Yiddish

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The latest issue (November 6, 2008) of the New York Review of Books contains an article by that irrepressible mountebank, Harold Bloom of Yale University. This piece is entitled "The Glories of Yiddish."

Bloom's comments derive from a new edition of a book first published in translation in 1940. Max Weinreich, the author, had died in 1969 without making any substantial revisions. As such, the book can hardly reflect recent advances and controversies in scholarship. On this basis, however, Bloom makes various debatable assertions about the origins and nature of Yiddish, which I won't attempt to replicate.

He quotes a poem from Jacob Glatshteyn about his arrival in New York City in 1919. This poem consists of 113 words, of which only 8 are NOT German. Compare English where only an estimated 16 per cent of the vocabulary is Anglo-Saxon--a proportion that is close to the reverse. In any event, the massive presence of foreign loan words, the majority from Romance, does not alter the fundamental nature of our language, which remains Germanic. Ditto Yiddish. For political reasons, though, one tends to limit this fundamental Germanness with regard to Yiddish. That is just PC nonsense.

In addition to the vocabulary, which is overwhelmingly Germanic with small admixtures of Slavic and Hebrew, there is the matter of syntax, always the most decisive marker in the classification of languages. Consider the familiar Yiddish refrain in the delightful song popularized by the Andrews Sisters: "Bei mir bist du sheyn." Obviously, this utterance corresponds to the High German "Bei mir bist du schön." With a minor shift in pronunciation the vocabulary is just the same. The word order is also revealing, for the Yiddish expression follows the familiar and distinctive German rule in declarative sentences: the verb must always be in the second place. Such a rule does not occur in Hebrew or Slavic languages.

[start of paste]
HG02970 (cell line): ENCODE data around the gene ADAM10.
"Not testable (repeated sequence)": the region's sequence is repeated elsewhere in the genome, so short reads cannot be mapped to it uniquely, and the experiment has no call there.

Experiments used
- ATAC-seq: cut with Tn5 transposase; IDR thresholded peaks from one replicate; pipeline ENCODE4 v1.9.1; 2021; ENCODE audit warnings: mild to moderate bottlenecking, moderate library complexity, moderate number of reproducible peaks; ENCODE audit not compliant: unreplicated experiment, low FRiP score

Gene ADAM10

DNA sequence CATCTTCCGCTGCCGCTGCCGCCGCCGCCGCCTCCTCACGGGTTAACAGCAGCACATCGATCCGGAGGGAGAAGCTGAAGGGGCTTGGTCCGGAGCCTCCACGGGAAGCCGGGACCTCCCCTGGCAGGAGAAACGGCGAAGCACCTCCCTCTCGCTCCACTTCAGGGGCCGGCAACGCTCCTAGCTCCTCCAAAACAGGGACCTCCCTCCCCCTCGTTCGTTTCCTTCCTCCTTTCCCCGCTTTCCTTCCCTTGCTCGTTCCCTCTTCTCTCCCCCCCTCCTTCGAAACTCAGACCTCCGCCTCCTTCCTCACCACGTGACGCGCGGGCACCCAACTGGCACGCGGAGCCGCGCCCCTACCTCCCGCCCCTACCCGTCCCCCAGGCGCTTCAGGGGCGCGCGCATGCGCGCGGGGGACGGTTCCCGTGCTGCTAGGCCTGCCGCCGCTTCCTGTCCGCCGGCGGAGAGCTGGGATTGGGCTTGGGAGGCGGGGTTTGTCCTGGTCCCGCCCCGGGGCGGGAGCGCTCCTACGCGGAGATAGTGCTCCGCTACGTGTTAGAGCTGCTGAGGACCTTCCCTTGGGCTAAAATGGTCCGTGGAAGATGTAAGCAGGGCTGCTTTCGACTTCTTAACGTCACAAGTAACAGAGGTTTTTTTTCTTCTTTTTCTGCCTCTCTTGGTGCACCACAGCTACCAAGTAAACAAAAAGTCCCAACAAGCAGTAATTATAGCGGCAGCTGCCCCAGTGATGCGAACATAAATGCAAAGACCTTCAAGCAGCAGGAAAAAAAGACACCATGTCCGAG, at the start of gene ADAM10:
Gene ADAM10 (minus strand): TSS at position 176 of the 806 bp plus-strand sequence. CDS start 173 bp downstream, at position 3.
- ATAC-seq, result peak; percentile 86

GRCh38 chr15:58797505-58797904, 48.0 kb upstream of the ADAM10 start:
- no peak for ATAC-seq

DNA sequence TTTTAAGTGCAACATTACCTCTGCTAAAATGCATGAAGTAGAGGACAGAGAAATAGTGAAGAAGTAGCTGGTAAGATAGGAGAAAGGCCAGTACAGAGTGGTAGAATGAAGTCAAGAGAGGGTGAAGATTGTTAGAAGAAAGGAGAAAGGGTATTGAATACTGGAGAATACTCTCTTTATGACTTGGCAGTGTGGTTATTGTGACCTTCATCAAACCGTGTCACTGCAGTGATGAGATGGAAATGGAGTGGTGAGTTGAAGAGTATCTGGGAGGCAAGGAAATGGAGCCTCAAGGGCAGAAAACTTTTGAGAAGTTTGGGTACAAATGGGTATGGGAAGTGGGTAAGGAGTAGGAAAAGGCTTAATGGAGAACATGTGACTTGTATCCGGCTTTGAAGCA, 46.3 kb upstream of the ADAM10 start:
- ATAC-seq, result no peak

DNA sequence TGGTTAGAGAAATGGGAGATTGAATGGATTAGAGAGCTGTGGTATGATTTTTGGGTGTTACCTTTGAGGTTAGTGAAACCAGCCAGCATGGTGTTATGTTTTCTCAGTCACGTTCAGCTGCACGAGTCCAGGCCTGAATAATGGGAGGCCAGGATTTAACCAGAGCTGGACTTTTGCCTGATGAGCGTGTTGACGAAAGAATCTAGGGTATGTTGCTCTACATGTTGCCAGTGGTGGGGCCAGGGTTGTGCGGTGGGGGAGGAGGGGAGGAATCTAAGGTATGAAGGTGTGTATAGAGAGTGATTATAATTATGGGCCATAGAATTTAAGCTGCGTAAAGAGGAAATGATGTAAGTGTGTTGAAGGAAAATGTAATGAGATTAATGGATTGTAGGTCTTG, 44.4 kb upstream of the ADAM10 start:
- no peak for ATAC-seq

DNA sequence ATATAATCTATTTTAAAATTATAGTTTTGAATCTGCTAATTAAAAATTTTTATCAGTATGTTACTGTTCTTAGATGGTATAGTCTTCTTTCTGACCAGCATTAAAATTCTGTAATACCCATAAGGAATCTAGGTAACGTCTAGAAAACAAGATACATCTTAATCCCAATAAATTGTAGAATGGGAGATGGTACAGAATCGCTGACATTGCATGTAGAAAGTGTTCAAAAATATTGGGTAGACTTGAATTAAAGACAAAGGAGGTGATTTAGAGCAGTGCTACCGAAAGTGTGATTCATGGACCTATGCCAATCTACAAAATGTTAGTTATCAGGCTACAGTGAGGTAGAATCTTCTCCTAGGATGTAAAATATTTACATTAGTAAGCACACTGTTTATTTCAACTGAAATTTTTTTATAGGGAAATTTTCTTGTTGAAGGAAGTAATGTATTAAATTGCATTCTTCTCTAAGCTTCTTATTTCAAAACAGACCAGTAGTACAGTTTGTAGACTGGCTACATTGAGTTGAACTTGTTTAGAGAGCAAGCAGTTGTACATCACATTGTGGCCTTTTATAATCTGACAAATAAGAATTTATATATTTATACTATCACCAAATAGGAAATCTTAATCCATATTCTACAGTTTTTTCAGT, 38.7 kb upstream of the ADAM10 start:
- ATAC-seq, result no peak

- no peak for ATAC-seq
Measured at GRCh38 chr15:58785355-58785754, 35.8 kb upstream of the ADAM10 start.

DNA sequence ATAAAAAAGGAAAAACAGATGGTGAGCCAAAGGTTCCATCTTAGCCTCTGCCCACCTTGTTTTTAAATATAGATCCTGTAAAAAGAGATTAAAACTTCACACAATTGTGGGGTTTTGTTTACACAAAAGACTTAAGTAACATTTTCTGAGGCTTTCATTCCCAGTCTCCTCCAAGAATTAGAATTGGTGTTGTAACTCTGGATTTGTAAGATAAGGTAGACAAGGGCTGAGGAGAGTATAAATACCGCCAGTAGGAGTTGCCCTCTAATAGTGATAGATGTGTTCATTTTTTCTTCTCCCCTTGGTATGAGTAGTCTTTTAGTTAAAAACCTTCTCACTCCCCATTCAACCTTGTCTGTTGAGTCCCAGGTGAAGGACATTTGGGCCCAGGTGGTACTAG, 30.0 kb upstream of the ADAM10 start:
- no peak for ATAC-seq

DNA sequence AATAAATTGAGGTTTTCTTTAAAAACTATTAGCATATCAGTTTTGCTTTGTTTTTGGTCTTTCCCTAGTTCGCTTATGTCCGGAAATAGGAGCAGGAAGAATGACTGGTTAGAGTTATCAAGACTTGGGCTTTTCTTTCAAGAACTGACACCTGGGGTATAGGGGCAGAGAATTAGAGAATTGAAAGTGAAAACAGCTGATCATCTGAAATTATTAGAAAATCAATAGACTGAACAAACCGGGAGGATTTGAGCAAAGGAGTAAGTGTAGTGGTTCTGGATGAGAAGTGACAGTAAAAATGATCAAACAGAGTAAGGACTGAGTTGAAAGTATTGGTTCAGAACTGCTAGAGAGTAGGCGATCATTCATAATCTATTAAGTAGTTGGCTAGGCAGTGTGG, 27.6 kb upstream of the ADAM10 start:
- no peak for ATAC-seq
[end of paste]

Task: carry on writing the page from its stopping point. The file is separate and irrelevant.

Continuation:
Further to illustrate the point, here is a sentence from Glatshteyn's poem: "Der oyberhar hot mit dem himelbloy di gantse erd arumgeringelt un nito keyn retung." Setting aside the idiosyncracies of transcription of Yiddish into English, this is simply the German "Der Überheer hat mit dem Himmelblau die ganze Erde herumgeringelt und nicht kein Rettung." Vocabulary and syntax correspond exactly.

The truth is that Yiddish is not an autonomous language, but a nonstandard variant of High German. It is closer to High German than are either Plattdeutsch or Swiss German. Revealingly, the Yiddish word for "to translate" is fartaytshn, to Germanize.

As with all sorts of languages, from Sumerian to Old Provençal, most people will know about the glories of Yiddish only through translation. Bloom is resigned to this. "The vibrant Yiddish language, fused and open, questioning and celebrating, someday soon will be no more."

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